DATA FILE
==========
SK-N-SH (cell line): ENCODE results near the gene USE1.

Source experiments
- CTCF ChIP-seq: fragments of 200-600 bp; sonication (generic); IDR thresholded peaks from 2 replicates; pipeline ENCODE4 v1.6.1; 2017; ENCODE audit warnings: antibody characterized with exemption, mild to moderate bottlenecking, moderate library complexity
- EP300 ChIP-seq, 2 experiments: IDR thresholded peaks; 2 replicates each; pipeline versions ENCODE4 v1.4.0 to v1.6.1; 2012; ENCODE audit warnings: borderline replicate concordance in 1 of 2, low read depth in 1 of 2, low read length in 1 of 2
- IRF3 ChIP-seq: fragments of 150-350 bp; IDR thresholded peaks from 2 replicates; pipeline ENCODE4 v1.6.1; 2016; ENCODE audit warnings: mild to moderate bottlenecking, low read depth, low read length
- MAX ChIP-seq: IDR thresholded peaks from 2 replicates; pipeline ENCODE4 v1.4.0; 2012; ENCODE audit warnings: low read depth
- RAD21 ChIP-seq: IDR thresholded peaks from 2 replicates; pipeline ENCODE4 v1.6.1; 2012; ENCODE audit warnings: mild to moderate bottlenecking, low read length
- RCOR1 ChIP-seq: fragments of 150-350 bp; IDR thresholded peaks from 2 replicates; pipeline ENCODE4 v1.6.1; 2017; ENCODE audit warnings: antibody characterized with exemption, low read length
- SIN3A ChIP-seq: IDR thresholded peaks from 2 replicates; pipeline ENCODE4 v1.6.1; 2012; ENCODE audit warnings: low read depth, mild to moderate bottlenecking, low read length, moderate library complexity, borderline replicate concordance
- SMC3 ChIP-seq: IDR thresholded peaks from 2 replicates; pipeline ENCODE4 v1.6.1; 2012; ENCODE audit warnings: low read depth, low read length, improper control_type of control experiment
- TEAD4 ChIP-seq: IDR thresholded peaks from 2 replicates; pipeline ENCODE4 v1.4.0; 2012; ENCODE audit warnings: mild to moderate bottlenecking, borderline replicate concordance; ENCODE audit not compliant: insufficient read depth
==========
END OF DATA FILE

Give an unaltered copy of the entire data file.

SK-N-SH (cell line): ENCODE results near the gene USE1.

Source experiments
- CTCF ChIP-seq: fragments of 200-600 bp; sonication (generic); IDR thresholded peaks from 2 replicates; pipeline ENCODE4 v1.6.1; 2017; ENCODE audit warnings: antibody characterized with exemption, mild to moderate bottlenecking, moderate library complexity
- EP300 ChIP-seq, 2 experiments: IDR thresholded peaks; 2 replicates each; pipeline versions ENCODE4 v1.4.0 to v1.6.1; 2012; ENCODE audit warnings: borderline replicate concordance in 1 of 2, low read depth in 1 of 2, low read length in 1 of 2
- IRF3 ChIP-seq: fragments of 150-350 bp; IDR thresholded peaks from 2 replicates; pipeline ENCODE4 v1.6.1; 2016; ENCODE audit warnings: mild to moderate bottlenecking, low read depth, low read length
- MAX ChIP-seq: IDR thresholded peaks from 2 replicates; pipeline ENCODE4 v1.4.0; 2012; ENCODE audit warnings: low read depth
- RAD21 ChIP-seq: IDR thresholded peaks from 2 replicates; pipeline ENCODE4 v1.6.1; 2012; ENCODE audit warnings: mild to moderate bottlenecking, low read length
- RCOR1 ChIP-seq: fragments of 150-350 bp; IDR thresholded peaks from 2 replicates; pipeline ENCODE4 v1.6.1; 2017; ENCODE audit warnings: antibody characterized with exemption, low read length
- SIN3A ChIP-seq: IDR thresholded peaks from 2 replicates; pipeline ENCODE4 v1.6.1; 2012; ENCODE audit warnings: low read depth, mild to moderate bottlenecking, low read length, moderate library complexity, borderline replicate concordance
- SMC3 ChIP-seq: IDR thresholded peaks from 2 replicates; pipeline ENCODE4 v1.6.1; 2012; ENCODE audit warnings: low read depth, low read length, improper control_type of control experiment
- TEAD4 ChIP-seq: IDR thresholded peaks from 2 replicates; pipeline ENCODE4 v1.4.0; 2012; ENCODE audit warnings: mild to moderate bottlenecking, borderline replicate concordance; ENCODE audit not compliant: insufficient read depth